‘I want to tell the story of a summer I spent with four American gangsters’. Such is the promising opening of this entertaining new novel, which describes the adventures of its protagonist, Anton, from the point when, dumped by his girlfriend Eleanor, he leaves his home city of Hamburg to spend the summer in Manhattan, living with his ‘uncle’ Jimmy, a Mexican immigrant and former boyfriend of his mother. For the duration of his stay he works in Jimmy’s luncheonette, manning the kitchen alongside his eclectic team, the easy-going 69-year-old Italian Francis (originally Francesco) and the Columbian compulsive gambler Zac, until the luncheonette becomes his second home.
Apart from the luncheonette, Jimmy has one overwhelming passion: Alcatraz, the legendary prison island in San Francisco Bay. Adding wherever possible to his large repertoire of anecdotes and theories, Jimmy has meticulously researched Alcatraz, and keeps all the information he can find in a big white box. He is particularly fascinated by the great escape of 1962, when three inmates succeeded in breaking out, and vehemently defends the opinion that they succeeded in reaching the mainland and began a new life. While drawn in by Jimmy’s stories, Anton is also confronted by phases of his own past, especially those associated with his stay in a mental hospital, which he would rather forget. The summer thus also reflects a process of insight, in which the twenty-four-year-old discovers why it can be vital to believe in the possibility of escaping one’s own circumstances and starting afresh. His stay in New York comes to an abrupt end when Jimmy dies of a heart attack and he himself returns to Hamburg – with good intentions for the future, and Jimmy’s large white box.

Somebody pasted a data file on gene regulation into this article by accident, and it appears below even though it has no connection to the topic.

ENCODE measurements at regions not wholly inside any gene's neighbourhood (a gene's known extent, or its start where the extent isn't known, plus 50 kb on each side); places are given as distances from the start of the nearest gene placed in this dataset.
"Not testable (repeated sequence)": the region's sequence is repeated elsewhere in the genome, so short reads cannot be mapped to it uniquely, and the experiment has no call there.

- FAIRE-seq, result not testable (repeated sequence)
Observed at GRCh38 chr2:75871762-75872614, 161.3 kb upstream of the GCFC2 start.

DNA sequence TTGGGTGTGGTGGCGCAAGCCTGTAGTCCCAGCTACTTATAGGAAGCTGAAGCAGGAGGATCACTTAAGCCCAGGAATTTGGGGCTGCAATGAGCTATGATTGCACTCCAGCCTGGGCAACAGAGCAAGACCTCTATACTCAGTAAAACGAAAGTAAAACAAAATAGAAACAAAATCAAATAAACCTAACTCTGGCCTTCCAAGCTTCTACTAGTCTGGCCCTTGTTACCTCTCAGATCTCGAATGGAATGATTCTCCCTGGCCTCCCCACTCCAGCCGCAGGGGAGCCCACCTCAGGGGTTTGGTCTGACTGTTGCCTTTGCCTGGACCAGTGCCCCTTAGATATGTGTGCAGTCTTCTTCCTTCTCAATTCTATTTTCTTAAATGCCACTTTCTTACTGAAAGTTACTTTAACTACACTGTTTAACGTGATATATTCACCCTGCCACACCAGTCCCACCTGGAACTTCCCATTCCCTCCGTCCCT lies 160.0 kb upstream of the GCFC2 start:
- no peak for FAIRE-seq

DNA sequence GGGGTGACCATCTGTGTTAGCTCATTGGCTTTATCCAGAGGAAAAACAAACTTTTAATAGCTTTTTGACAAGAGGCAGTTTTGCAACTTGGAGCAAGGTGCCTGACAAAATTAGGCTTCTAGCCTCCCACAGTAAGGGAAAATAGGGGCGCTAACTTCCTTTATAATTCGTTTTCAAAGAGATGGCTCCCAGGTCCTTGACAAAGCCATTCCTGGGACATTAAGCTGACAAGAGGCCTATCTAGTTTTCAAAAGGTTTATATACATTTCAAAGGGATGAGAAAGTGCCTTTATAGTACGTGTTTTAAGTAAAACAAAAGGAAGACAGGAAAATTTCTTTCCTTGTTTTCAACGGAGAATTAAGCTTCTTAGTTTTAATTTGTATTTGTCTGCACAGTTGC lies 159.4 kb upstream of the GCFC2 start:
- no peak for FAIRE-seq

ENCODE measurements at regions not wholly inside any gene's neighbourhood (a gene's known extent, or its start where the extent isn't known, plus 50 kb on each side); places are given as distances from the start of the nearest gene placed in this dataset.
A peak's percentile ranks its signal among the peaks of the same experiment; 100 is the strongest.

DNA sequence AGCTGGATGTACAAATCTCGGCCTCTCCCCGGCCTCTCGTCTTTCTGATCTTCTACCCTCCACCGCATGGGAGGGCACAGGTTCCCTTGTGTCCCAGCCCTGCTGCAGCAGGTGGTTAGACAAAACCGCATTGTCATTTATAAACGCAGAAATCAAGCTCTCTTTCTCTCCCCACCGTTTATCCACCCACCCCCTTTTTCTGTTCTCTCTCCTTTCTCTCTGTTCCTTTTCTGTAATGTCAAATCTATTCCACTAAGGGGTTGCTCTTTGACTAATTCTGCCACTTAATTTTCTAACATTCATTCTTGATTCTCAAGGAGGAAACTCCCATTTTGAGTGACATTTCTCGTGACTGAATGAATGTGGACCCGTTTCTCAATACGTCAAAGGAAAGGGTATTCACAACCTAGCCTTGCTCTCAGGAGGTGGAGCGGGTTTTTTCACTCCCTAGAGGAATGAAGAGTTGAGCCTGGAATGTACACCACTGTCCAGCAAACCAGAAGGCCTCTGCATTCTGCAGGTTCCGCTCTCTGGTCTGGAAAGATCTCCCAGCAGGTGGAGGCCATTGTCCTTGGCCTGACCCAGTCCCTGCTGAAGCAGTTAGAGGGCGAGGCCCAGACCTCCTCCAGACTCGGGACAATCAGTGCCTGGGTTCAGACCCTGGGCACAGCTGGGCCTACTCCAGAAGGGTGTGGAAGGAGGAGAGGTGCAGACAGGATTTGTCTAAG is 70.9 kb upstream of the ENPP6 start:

The style of this novel is in many ways more akin to spoken than written German. The biographies of the escaped inmates of Alcatraz and details of the prison and the great escape are rendered in italics and the latter part of the text also picks up the story of a small Mexican boy, who turns out to be Jimmy – which explains his obsession. It may also be remarked that Lebert’s first novel Crazy was successfully translated into more than thirty languages, suggesting that this young author holds international appeal. One to welcome back.
All recommendations from Spring 2009